HS: Well, do you want me to say that I influenced them? [laughs] Rabbits are in the air. Kris Kardashian just bought a painting of mine in California. It will be on her new show. Her mother brought her in, and she just made a statement that rabbits are going to be everywhere for now on. I don’t know, I mean, I’ve worked with a medium, and the rabbits talk to us, and they really want their time.

KKZ: They want their moment in the sun? 

HS: They’re powerful forces. They’ve really brought my work to the attention of people that perhaps wouldn’t have seen it before. I’ve also done fabric and wallpaper. It’s out there. I noticed a lot of rabbits popping up after I started doing a few things. I don’t know, great minds think alike.

KKZ: Can you expand on communicating with rabbits through your medium?

HS: I’m reluctant to speak of this public. I have one channeler, and we talk to Abraham Lincoln a lot. Not by calling him. He told me to paint a dove. The rabbits, though, I was already painting. But they were determined as a force and a group and a consciousness to be known in the world.

You know, working with mediums and channelers was so popular in the 19th Century. That’s what Mary Todd Lincoln did, and Abraham went to mediums every day. He belonged to no formal religion, but it was kept a secret. So did most of the Congress and the Senate. Mary Todd Lincoln and Queen Victoria and the emperors usually would swap psychics. It was part of a reality, and I think it still is today, but it’s like UFOs or something—we all know they exist. Anyway, I have been doing this for most of my adult life, and it’s fascinating insight and feedback. The rabbits definitely have spoken to us, but that didn’t influence my painting them. That was a natural inclination. I am the sign of the rabbit in the Chinese Zodiac. I found that out late one night. I didn’t even know it. 

KKZ: That’s wild!

HS: They’re just a fascinating subject matter for me. Obviously, there’s a historic log of rabbits being used in tapestries, and [Albrecht] Dürer’s famous portrait of the hare. Our whole cultural heritage has not ignored the rabbit, that’s for sure, but I don’t know if anybody’s really isolated it.

KKZ: I’m curious about your relationship to fashion because you’re probably one of the only artists in Manhattan who loves dressing in vibrant colors and doesn’t wear black everyday.

HS: I know, isn’t that funny? And I’m in a line called GREY!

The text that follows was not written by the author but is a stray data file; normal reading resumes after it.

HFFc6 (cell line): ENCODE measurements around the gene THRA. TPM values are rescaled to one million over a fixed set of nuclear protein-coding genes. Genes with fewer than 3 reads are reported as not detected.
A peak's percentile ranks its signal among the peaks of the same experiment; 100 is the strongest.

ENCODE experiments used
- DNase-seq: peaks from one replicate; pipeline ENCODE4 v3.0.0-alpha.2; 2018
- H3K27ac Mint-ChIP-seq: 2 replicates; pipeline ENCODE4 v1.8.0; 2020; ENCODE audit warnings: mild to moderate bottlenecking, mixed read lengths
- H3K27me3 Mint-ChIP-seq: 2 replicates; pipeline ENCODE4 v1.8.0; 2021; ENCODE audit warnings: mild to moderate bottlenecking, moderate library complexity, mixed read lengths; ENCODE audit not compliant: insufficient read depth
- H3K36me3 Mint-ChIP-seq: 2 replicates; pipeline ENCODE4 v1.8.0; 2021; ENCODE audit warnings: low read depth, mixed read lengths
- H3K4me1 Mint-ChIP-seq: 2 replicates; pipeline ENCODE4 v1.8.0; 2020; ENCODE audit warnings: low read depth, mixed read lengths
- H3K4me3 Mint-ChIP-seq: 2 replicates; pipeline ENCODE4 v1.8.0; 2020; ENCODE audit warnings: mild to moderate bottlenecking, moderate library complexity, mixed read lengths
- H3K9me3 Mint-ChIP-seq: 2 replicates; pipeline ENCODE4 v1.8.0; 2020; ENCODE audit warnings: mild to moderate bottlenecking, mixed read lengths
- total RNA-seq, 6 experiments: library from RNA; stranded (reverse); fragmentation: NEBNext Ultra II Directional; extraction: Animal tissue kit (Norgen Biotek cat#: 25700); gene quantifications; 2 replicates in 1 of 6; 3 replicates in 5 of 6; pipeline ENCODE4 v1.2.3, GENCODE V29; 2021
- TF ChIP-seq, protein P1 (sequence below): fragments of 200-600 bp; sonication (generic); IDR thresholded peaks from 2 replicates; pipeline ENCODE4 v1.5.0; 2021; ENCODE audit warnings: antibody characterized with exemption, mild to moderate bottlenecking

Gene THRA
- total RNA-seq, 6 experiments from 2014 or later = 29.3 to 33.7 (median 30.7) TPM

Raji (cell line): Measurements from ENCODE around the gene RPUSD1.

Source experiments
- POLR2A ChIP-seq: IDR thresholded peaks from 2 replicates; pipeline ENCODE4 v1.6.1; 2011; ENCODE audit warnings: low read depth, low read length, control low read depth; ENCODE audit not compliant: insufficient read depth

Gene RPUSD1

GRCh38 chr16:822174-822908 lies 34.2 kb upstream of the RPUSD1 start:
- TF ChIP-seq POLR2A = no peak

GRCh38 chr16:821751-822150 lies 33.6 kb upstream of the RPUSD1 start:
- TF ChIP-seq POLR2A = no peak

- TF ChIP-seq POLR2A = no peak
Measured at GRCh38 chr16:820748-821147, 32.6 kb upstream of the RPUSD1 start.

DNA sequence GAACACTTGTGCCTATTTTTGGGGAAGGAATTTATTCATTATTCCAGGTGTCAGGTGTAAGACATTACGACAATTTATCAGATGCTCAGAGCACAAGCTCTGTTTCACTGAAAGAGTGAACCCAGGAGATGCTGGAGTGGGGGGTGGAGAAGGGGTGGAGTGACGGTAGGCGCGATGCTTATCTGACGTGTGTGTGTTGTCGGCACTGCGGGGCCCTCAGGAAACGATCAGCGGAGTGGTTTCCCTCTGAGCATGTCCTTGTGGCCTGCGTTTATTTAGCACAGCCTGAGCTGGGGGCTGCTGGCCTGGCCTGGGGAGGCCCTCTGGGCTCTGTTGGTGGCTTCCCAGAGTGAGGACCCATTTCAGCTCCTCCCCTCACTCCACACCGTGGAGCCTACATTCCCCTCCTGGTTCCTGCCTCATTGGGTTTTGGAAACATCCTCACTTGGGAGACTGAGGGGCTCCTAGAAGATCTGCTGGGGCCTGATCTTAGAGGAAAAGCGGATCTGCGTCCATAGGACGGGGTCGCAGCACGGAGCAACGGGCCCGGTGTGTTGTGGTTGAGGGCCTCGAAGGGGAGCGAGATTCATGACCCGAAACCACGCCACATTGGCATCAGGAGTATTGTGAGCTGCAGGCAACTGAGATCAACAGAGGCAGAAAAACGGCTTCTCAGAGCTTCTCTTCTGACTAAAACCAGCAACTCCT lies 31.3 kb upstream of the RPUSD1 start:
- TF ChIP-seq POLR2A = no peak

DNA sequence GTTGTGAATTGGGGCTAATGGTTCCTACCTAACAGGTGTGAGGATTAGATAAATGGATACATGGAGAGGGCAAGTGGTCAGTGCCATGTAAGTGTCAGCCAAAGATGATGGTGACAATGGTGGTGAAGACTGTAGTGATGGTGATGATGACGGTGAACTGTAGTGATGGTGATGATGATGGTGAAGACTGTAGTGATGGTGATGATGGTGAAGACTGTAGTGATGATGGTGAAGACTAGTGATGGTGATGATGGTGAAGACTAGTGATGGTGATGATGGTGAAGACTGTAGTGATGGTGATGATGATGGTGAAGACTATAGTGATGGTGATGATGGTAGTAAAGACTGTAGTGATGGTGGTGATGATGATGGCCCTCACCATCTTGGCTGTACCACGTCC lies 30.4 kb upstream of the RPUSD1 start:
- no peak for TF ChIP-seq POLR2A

KKZ: How did you develop your sense of style?

HS: Well, from being on this planet for a very long time. And mostly from looking at historical things. I ponder over books from the 18th or 19th Century or early 20th Century. I would have to say the Countess of Castiglione and her great gowns that showed her ankles are among my favorite examples of high style and luxurious use of materials. I mean, just crazy amazing. And the whole Napoleon III look. I love the 1860s. I have a show up [at the LSU Museum of Art in Baton Rouge] called “Antebellum Pop!” in which I’m addressing the 1860s and 1960s. There are so many overlaps in the machine making of things, manufacturing, and advertising, and how women’s issues were treated at that time which relates to women’s rights in the ’60s and on and on and on. I thought it was an interesting juxtaposition, and I have southern homes—plantations in which I dialed up the color scheme. People think plantations were white, and many of them were not. Belle Grove, the largest in Louisiana, was actually lavender. 

KKZ: In addition to painting, you also restore historic homes and properties. How does this fit into your body of work? 

HS: I consider my restoration part of my artistic life. I’ve always been fascinated by the idea of the artist’s studio and was mesmerized by Picasso as a child, both as an artist and a buyer of great chateaus, which he would fill up, close the door, and go on to the next one. I don’t close the door—I go back, changing colors and fabrics. I really love doing all that.

KKZ: Why did the collaboration with Jason Wu feel right?

HS: Early, early on, when I first came to New York in 1973, I was walking down Sixth Avenue late one night, and I saw a pair of socks in a window with Edward Hopper’s “Nighthawk” painting on them. And I just loved those; it was fabulous. And I liked the merger of art and fashion. My work has been incorporated in many, many fashion shoots over the years. So, [a fashion collaboration] is something that’s been looming. 

KKZ: Last but not least, by collaborating with Jason on GREY, you’re giving so many people access to your joyful paintings that perhaps didn’t have access before. What do you hope to achieve through that? 

HS: Well, I hope that…I guess not hope. I know that they will notice it’s not just another fashion look, the newest of the new. It’s got substance and an emotional component. I’m just counting on people noticing that it’s different than other things. And it’s done with my hands. It’s not a photograph. I think that it’s been beautifully portrayed in [Wu’s] work. I hope that the public will notice it’s not just another print, but that it’s really coming from a high-level artistic intention.